- Most users didn’t want to be consulted about art in their area
- Most users view street/public art unintentionally
- Most users take pics and post to social media
- Users are happy to interrupt their current goal/routine to take a picture
We felt we needed to create 2 user personas to identify the goals and pain points of our target user. The reason why we chose 2 user personas was because we focused on how the user would come across street art, intentionally and unintentionally.
Our primary unintentional user persona, Tom:
Our secondary intentional user persona, Jan:
We identified the user goals based on our 2 user personas:
- Users enjoy being distracted by interesting visuals like street art and want to share that with others.
- Users look for things that inspire or interest them.
- Users want to remember experiences and document those on social media
Use Pain Points:
We also identified the user pain points:
- Users don’t want to see public art that’s violent and offensive
- Users are usually not bothered to seek information about art if it’s hard to attain
We wanted to focus on Tom, our primary user persona and create a user journey, where he walks to the gym and accidentally comes across street art, but he can’t find any info on the artist whilst taking a picture.
We also went into depth to showcase Tom’s user journey and created an experience map:
After the first scenario and user journey we decided to come up with a few more scenarios which would help us think of how we would be able to solve the problem of our target user by creating an app that would improve their experience:
- Tom uploads a photo of some street art to his Instagram. He gets lots of comments asking about the meaning of the art so he goes online to search for more details.
- Jan found out via the app where a particular art installation is being displayed by an upcoming local artist. She uses the app to find more of his artworks.
- Tom has moved to a new area. Eager to share on social media what his suburb looks like, he is looking for a way to find interesting content that he can photograph and share.
Finally we came up with the problem statement:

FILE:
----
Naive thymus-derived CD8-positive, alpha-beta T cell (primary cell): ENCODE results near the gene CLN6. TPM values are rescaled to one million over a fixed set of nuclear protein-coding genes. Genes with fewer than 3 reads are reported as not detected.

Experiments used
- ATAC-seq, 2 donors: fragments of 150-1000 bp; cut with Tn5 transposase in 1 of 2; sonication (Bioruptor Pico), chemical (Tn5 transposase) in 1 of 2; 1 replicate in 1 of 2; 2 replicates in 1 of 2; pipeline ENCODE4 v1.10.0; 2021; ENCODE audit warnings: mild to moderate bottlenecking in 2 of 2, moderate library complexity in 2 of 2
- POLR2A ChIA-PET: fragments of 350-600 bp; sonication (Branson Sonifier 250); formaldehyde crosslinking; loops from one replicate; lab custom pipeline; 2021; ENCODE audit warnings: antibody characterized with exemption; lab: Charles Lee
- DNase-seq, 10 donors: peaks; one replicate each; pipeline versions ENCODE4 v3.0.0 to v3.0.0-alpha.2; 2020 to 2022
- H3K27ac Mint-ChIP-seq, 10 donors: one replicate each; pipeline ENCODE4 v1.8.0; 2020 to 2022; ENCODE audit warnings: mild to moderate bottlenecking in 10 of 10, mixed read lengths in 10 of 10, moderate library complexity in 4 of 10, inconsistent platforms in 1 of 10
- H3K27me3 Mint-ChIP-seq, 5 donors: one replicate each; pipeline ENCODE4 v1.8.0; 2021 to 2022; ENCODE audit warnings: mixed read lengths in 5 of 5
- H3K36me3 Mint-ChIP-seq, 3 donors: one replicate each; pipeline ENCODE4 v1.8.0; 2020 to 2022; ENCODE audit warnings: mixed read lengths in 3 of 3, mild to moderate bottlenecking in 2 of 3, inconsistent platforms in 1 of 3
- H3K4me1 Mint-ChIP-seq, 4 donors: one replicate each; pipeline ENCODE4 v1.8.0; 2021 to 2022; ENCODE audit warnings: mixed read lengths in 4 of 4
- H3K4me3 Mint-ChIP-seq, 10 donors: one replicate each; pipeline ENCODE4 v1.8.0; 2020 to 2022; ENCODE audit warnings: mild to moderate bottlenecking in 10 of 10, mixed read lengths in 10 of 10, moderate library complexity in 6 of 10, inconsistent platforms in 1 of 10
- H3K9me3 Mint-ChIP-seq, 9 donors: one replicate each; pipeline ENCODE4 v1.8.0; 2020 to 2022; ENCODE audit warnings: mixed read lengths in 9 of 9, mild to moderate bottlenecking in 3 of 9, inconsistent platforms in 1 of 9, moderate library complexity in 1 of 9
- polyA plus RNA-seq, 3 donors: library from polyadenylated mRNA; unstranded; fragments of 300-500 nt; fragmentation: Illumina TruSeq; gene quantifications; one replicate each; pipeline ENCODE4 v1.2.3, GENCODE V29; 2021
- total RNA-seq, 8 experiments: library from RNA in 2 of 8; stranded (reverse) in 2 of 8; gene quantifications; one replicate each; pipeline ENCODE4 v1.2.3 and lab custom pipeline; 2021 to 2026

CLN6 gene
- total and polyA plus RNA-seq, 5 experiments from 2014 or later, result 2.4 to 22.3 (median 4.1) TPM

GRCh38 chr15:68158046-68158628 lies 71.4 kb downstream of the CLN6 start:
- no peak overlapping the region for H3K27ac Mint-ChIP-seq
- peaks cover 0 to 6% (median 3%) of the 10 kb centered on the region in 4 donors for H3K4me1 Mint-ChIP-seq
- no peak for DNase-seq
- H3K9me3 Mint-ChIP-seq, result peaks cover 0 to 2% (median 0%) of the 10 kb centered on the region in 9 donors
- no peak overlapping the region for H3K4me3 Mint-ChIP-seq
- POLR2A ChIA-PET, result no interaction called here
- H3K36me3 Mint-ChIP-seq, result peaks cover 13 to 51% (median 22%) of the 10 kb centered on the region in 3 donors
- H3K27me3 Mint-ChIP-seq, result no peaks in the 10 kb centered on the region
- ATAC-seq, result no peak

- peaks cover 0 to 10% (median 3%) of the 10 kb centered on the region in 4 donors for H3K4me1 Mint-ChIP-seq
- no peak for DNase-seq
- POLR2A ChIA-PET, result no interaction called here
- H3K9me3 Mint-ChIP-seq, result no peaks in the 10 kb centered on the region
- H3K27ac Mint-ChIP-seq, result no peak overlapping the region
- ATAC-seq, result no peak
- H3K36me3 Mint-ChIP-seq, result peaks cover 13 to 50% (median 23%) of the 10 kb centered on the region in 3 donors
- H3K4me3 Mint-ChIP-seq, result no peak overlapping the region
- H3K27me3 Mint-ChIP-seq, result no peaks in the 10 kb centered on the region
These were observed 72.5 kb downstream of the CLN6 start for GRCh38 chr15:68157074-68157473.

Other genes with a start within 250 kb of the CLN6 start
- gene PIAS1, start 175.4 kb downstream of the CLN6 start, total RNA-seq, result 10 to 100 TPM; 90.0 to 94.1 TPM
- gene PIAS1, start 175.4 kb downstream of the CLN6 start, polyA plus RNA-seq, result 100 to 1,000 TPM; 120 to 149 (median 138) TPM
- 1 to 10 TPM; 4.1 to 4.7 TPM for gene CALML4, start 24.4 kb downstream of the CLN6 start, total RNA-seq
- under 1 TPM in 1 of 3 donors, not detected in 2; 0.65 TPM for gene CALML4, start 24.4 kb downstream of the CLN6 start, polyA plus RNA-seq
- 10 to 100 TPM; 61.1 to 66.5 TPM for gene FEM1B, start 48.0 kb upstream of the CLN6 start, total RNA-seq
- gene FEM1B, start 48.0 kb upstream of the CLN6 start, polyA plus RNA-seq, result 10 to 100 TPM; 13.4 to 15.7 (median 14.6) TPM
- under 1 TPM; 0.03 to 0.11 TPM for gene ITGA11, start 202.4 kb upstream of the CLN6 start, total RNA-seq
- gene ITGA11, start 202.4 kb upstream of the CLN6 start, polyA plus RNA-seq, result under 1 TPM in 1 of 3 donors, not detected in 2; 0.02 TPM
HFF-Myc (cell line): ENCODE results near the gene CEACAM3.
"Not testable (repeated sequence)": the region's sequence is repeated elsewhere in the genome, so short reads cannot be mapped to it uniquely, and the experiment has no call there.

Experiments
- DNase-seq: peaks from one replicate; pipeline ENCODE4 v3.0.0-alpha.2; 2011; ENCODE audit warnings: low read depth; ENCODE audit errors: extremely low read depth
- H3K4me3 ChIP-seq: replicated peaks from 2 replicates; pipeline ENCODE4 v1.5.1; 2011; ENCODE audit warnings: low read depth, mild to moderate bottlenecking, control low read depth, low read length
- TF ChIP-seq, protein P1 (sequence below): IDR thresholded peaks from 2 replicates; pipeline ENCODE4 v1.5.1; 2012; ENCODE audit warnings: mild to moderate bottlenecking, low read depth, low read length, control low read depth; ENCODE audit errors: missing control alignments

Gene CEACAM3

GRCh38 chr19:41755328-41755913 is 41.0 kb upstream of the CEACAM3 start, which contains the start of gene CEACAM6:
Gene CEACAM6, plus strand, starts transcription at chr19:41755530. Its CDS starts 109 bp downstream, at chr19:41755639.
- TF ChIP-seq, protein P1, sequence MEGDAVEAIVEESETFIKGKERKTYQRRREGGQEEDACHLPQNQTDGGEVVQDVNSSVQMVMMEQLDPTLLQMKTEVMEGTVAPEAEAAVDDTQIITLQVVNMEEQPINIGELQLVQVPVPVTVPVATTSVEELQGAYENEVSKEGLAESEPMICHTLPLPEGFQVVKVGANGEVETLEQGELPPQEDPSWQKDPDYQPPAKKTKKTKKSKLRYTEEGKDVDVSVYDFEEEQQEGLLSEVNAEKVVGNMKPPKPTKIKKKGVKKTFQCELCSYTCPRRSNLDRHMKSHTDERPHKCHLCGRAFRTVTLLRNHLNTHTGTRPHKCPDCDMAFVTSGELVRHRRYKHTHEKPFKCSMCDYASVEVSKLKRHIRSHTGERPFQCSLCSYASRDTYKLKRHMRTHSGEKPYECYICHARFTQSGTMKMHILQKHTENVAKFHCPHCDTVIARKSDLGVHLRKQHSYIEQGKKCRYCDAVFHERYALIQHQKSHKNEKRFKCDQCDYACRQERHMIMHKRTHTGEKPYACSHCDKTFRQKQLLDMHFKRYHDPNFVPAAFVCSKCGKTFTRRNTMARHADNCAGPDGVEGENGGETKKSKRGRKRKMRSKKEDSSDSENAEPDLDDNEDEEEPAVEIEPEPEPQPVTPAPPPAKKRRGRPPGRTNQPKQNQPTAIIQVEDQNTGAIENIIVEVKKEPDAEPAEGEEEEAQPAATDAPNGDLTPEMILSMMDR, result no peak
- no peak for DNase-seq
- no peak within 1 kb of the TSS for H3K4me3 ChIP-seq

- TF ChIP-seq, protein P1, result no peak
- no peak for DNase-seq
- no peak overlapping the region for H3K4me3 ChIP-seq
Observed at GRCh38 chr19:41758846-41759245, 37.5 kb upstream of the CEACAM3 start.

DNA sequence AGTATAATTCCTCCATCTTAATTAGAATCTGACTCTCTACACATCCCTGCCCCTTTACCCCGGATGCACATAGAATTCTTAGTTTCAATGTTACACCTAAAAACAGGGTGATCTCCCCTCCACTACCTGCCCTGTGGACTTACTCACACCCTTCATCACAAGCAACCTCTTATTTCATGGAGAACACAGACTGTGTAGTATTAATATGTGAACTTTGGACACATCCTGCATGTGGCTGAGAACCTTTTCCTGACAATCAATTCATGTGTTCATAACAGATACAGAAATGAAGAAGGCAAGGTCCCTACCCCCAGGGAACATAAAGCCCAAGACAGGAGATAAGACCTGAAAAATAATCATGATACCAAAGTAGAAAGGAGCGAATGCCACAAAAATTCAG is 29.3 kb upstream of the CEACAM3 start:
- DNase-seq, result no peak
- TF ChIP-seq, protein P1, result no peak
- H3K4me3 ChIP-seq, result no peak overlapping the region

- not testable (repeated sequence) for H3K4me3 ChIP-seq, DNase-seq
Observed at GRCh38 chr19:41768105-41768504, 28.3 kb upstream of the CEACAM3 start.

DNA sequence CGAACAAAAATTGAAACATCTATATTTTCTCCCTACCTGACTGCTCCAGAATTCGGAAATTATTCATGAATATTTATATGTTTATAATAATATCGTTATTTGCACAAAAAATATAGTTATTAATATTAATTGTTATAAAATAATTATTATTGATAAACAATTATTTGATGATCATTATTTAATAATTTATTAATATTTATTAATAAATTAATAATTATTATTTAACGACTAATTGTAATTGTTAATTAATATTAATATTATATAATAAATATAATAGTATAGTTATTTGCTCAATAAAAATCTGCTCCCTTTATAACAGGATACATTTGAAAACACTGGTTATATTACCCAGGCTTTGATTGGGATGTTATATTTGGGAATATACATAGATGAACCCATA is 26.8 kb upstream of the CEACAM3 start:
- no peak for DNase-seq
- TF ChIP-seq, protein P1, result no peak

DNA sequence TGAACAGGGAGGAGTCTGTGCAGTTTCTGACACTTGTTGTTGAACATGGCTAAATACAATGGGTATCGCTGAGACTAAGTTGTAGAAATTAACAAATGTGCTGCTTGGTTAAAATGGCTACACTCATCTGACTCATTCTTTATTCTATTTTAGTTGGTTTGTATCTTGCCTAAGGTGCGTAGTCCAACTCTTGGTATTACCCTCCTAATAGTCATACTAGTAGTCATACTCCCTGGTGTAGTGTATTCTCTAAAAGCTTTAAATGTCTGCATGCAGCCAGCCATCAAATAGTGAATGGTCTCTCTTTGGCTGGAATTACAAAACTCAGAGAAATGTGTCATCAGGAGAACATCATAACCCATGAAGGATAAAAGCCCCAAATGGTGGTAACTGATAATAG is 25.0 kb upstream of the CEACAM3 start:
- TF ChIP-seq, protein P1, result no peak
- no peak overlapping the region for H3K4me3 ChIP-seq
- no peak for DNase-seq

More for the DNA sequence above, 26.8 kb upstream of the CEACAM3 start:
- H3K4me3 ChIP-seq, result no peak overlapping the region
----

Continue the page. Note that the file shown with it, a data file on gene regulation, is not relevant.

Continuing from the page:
People who live in or visit the City of London need a way to engage more with public art because their engagement is currently short lived and shallow.
How Might We:
We asked ourselves how might we…
… help users discover opportunities to take photos of unusual content?
…bring Public Art to people?
… make viewing Public Art exhilarating instead of quick?
…prolong interaction with Public Art?
Accordingly we came with the following hypothesis statement:
We believe that creating opportunities to engage with public art on a deeper level, for people who live in or visit the City of London we will improve their overall experience and appreciation of public art.
We will know this to be true when we see an increase of Public Art content shared on social media.
After the problem statement was formulated, it was time to start with the actual design process. We started by defining the user flow for Tom using the app when trying to find an interesting piece of art near to him.From there he gets directions to the spot and takes a photo to be shared on social media.
We gathered together for design studio to start with ideation on initial sketches for how the app should look like.
The ideation session produced interesting results for the homepage, from scavenger hunt, to interactive map with hotspots to unlock secret art pieces. The game factor appealed to all of us, so we decided to pick the one art-piece per day page.